A new study says a comet did to the mammoth what an asteroid did to the T-rex:
Space rocks that slammed into the glaciers of eastern Canada some 12,900 years ago likely helped wipe out mega-animals like woolly mammoths and possibly the continent’s first human inhabitants called the Clovis people, according to a new study that adds to evidence that a trio of factors were involved.
The new evidence comes from recently discovered nano-sized diamonds, which researchers say are the strongest clues to date for an argument that could explain the region’s die-off during the late Pleistocene epoch.
This still isn’t a silver bullet. Like the overkill hypothesis, it doesn’t explain why some American megafauna went extinct while others — bison, moose, bighorn sheep — live on to this day.
I interviewed John Harris, the chief curator at the Page Museum in Los Angeles, a few years ago for a story. He told me that Pleistocene juniper twigs pulled from the brea showed distinct evidence of carbon starvation. This suggested that plant resources were diminished, which in turn affected herbivores and their predators. “When you review the herbivores that survived you’ll note they comprise ruminants (bison, deer) and omnivores (peccaries). Horses, ground sloths and proboscideans are hind-gut fermenters that failed to survive,” Harris said. If you’ve ever walked behind a horse, you know it leaves a lot of undigested plant matter in its path. Cud-chewers digest plants more efficiently; omnivores have a greater variety of food on which they can live.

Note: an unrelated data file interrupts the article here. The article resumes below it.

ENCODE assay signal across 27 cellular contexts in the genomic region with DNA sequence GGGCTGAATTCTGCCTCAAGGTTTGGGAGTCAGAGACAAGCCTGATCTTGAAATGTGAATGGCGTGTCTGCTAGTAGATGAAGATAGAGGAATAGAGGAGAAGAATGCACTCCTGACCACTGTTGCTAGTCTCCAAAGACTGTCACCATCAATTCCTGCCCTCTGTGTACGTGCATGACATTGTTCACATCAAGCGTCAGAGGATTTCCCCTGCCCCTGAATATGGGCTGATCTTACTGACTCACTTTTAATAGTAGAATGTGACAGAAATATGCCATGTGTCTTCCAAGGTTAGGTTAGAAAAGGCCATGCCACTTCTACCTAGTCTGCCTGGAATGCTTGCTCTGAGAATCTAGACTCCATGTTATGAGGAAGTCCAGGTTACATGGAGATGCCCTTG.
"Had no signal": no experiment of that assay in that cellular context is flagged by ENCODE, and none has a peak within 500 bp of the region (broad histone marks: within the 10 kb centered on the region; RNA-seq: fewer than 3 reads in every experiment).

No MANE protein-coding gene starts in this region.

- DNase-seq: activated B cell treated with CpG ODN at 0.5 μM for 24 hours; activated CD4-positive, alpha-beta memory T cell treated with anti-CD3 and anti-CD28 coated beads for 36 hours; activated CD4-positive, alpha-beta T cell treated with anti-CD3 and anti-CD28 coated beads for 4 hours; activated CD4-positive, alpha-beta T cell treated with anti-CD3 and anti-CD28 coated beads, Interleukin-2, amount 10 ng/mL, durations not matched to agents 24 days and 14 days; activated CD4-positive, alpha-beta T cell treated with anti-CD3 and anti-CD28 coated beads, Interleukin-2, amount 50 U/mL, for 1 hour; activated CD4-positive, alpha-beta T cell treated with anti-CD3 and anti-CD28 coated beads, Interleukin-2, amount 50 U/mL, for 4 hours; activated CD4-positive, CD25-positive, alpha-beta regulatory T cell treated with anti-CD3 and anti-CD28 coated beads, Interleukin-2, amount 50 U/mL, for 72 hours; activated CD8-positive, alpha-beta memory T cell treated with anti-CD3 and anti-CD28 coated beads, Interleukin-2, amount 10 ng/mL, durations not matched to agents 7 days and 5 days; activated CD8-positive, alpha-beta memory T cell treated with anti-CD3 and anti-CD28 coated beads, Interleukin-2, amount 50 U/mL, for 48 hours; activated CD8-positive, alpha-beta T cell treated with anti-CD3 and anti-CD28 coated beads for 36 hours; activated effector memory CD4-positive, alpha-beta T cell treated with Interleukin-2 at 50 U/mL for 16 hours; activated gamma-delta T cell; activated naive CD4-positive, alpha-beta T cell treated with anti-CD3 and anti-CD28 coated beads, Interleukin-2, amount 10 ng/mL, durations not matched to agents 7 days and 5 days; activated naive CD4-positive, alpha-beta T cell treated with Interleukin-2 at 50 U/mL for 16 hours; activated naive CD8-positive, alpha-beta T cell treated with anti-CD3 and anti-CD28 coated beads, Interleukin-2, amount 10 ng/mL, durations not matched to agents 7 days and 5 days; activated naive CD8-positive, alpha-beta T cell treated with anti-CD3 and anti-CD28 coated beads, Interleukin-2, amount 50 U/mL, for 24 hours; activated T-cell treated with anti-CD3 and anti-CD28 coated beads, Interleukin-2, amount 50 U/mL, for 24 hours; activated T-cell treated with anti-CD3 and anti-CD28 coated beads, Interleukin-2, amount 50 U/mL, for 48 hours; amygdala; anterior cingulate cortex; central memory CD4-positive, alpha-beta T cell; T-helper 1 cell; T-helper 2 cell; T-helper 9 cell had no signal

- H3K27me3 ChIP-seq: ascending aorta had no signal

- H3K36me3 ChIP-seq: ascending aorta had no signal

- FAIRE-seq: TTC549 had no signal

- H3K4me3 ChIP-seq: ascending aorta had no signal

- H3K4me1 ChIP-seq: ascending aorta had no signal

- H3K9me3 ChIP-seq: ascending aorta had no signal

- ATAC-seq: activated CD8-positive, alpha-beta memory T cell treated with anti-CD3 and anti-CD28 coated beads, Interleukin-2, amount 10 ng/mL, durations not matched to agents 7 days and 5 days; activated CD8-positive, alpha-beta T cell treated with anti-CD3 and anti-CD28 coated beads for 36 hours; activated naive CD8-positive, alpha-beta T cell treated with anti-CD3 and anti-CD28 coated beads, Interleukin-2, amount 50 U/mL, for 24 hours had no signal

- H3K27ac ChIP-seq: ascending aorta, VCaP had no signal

Did the atmospheric results of the comet cause carbon starvation? So far so good, but it still doesn’t explain megafauna extinctions in other parts of the world. What I really want to know is why horses went extinct in North America but survived in Eurasia. Was the comet felt here more than there?